Item 8 of 14
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Case study – Being prepared

Phil Lamble, who farms cattle at his family farm Karina near Cobargo, NSW

Phil Lamble manages his family farm Karina near Cobargo, NSW. He felt prepared to enact his fire plan when fire struck on 31 December 2020. “We knew fire was a risk for this farm. I felt like I had a good understanding of fire and what could be done. I was actively managing the risk throughout the year: maintaining, clearing, managing the fuel loads.”

But the fire that arrived was not the grassfire that was expected; it was a high intensity fire that was far more difficult to defend against. “We often prepare for a grassfire, but because of the drought there was no grass. It was definitely a changing environment. Even on the day, it was just adjusting what you were doing to the conditions. I did things like having the gutters full of water, clearing anything that could burn away from the house, and was also thankful I had done that maintenance throughout the year.”

“If I’d had prior knowledge of what that fire was, I would have had about a fifteen-metre firebreak ploughed around the house. I think that would have helped. We don’t have any structural firebreaks; most of what we have is more to do with run-off. But it is cleared, besides the larger trees. They’re open paddocks.”

Another essential part of Phil’s fire plan was the insurance cover in place for the farm. “Insurance is just essential for a farm like ours. The road to recovery is long, and insurance makes a big difference to being able to move on. Looking back we probably had the right amount, though in hindsight I might have had all of our animals insured and had cover for wages. You’ve gotta be realistic of where your margins are, but I would recommend it.”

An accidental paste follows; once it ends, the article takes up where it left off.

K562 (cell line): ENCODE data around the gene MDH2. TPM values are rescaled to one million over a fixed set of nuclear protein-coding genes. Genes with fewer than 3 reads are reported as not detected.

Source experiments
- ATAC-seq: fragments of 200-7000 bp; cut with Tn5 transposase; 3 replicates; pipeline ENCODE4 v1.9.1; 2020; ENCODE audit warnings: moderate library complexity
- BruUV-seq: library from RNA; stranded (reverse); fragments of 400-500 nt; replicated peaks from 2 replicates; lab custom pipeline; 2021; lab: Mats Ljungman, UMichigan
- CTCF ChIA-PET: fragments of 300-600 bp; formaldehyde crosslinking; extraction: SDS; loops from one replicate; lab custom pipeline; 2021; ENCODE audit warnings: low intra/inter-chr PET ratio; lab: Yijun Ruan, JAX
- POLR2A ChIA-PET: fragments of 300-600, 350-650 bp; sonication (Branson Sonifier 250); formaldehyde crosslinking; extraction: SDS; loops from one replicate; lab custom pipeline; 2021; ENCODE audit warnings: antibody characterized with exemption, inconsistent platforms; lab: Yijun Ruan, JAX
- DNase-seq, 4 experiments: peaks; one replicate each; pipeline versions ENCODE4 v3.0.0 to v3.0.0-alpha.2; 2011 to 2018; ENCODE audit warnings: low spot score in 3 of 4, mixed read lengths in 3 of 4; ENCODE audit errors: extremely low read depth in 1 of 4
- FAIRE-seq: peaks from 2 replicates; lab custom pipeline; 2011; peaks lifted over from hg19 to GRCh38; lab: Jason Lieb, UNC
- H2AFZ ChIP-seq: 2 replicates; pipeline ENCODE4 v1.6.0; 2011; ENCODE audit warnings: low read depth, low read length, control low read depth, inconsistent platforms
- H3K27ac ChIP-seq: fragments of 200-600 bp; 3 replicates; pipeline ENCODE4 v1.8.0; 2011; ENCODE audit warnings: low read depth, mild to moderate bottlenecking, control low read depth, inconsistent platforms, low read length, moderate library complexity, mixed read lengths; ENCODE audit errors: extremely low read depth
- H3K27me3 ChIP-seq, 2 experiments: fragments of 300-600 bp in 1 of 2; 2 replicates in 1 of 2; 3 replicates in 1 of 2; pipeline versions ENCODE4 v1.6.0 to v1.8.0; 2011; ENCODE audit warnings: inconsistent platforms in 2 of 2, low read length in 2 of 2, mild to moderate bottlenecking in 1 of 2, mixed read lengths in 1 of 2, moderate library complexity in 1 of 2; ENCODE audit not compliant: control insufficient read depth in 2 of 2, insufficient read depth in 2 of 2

Phil has refined his fire plan since his experience during Black Summer. “There were definitely things learnt. For example, water is critical. I want to increase our sprinkler and pumping capacities: water was used to my advantage in this fire, and I would increase my ability to use the water for next time.”

When it comes to your equipment, Phil says, “quality is definitely important. Based on the fact that it’s a farm and a livelihood, it is worth investing in better quality equipment. I’d make my primary power source a diesel generator. I would also have liked a professional standard set of protective firefighting clothes to wear. The immediate effect on your body was very concerning.”

Looking forward, Phil is investing in things that benefit his business overall, as well as being useful for his fire plan. “The biggest thing is, looking where I can overlap machinery and things that would benefit the farm but also benefit firefighting.”